|Date:||December 12th, 2005 11:03 pm (UTC)|| |
I guess first I should state that I think the entire video game industry has been essentially dysfunctional since about 1997. If I had awhile to write and revise an essay on the topic, I could probably present my argument in a more convincing fashion. I'm not going to do that though, so this may seem very poorly thought-out. Sorry.
The game industry and the consumer technology industry have a very close relationship. Games sink or swim based on whether or not they keep up with the new tech standards. Things have always been this way but it's worse now than it has ever been before. The reasons for this date back to the early '90s.
In the very early '90s, the sudden price drop of a few computer components revolutionized the gaming industry. Specifically, I'm talking about RAM, large hard disks, VGA, MIDI/DAC audio, and (especially) CD-ROM. Storage space was the biggest boon to the industry, and suddenly it was possible to store long, full-motion video sequences with audio on CDs. The industry quickly retooled itself as the interactive Hollywood.
The price of game development went up exponentially. Sales increased only proportionately to the number of PCs in use.
It didn't help when games like DooM and Myst came into the picture. DooM's budget was, essentially, the cost of rent and pizza. Myst's wasn't much higher. Suddenly publishers were squeezing more technically impressive games into smaller budgets citing the success of dirt-cheap games developed in basements. I'm at work and am not going to look up specific examples, but both I've heard both Al Lowe and Ron Gilbert, formerly of Sierra and Lucasarts (respectively) complain about this.
The budget squeeze is less tight now than it was then, but the gaming industry got into a cycle of producing nothing but surefire hits that push the envelope and justify their development costs. Most games cost as much as inexpensive movies, but don't return half as much in profits. Entire genres have all but disappeared because they weren't profitable enough, the operative word being "enough." Nobody bemoans the loss of FMV games or true virtual reality because you can get better results by faking it than doing the real thing. On the other hand, when was the last time you played a new adventure game? The last eight years have been pretty meager for those of us who don't care for FPS games, realtime strategy, RPGs or sports sims.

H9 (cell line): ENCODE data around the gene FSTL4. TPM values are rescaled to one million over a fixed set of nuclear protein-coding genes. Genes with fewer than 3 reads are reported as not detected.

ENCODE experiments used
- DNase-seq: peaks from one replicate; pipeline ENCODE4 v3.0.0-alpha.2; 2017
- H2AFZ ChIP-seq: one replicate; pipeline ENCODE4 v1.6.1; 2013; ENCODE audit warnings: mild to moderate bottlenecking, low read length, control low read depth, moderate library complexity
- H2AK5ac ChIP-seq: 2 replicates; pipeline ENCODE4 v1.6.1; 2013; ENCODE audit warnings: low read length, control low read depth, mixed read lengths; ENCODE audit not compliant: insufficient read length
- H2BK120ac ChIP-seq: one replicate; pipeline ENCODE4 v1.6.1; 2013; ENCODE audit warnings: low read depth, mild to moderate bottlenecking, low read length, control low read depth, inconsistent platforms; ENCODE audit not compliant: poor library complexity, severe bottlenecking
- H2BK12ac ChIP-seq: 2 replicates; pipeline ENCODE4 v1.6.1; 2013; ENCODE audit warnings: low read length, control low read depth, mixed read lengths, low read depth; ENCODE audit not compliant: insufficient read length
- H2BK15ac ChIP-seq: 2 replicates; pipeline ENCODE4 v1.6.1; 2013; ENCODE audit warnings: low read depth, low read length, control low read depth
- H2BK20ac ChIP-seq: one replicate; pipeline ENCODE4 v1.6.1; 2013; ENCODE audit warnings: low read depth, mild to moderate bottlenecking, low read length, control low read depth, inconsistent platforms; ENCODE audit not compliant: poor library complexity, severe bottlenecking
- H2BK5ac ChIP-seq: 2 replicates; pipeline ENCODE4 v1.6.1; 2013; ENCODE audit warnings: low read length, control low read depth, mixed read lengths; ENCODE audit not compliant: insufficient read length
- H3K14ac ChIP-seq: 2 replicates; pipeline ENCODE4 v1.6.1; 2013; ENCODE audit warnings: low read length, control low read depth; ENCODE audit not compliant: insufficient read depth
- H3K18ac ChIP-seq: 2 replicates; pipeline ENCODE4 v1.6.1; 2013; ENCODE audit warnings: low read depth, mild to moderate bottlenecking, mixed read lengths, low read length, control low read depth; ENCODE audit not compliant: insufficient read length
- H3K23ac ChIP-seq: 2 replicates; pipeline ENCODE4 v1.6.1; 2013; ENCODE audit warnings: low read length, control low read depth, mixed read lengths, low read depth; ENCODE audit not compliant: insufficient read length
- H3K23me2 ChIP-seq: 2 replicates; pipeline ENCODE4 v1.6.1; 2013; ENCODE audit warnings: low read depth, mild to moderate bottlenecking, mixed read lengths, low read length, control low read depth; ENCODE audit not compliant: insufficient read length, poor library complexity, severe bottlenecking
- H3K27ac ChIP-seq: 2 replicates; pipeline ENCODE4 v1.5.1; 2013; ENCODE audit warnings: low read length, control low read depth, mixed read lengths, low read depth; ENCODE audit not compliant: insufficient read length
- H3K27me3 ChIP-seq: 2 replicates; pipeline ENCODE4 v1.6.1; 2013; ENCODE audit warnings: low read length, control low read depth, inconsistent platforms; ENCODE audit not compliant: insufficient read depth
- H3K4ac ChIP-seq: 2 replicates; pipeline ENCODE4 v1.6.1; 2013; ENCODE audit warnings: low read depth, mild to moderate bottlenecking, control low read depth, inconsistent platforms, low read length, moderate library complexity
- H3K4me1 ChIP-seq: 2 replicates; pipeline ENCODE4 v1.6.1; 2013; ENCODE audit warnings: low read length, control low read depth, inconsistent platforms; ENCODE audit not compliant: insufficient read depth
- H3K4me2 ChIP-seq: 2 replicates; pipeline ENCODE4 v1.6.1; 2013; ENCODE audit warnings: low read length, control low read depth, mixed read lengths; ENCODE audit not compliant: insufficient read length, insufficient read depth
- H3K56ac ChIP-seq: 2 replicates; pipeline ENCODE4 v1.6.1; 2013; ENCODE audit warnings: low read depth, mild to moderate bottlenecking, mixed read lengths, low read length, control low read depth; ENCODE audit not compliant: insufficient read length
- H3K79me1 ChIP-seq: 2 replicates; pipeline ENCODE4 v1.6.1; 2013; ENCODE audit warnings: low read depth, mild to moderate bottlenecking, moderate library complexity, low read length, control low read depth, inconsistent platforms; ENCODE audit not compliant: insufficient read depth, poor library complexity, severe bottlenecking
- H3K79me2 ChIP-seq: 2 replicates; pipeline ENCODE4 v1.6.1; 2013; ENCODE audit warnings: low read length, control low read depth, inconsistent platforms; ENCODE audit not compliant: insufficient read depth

So how does all this tie in to the strippers and rappers on SpikeTV? Marketing. The increase in PC sales since 1994 has resulted in more and more money being poured into marketing, specifically for teenagers and college-age men. The music and movie industries can market to this narrow demographic because they also market narrowly to everybody else. You don't see many games aimed at 40-year-old women, however, or 25-year-old men who have soured on FPS games, realtime strategy, RPGs and sports sims. These are (currently) untapped markets which could be profitable and affordable from a development standpoint. As it stands, though, developers are unwilling to try anything new, whether it's traditional adventure games in 3D or non-retail distribution. They keep cranking out different flavors of the same crap and hiring Paris Hilton to pose next to their logos.
|Date:||December 12th, 2005 11:28 pm (UTC)|| |
...Geez, I'm sorry. I wrote that in a tiny window just before I left work, and didn't realize how much text there was or how poorly thought out it was until I got home.
The industry has gotten itself into a vicious cycle of making only games that they expect to be surefire hits so that they can invest in the next surefire hit. It doesn't help when companies like Vivendi/Universal come into the picture and say "we spent just as much on your game as we did on the last Adam Sandler movie. Why come your game didn't make comperable profits?" Gamers aren't all impressed by technology, so they have to market to the ones who are, and that's why we've got Jenna Jameson touting "Grand Theft Car Thief 3," and video games will always be considered "diversions for 18 to 34-year-old men" until we get away from that kind of marketing.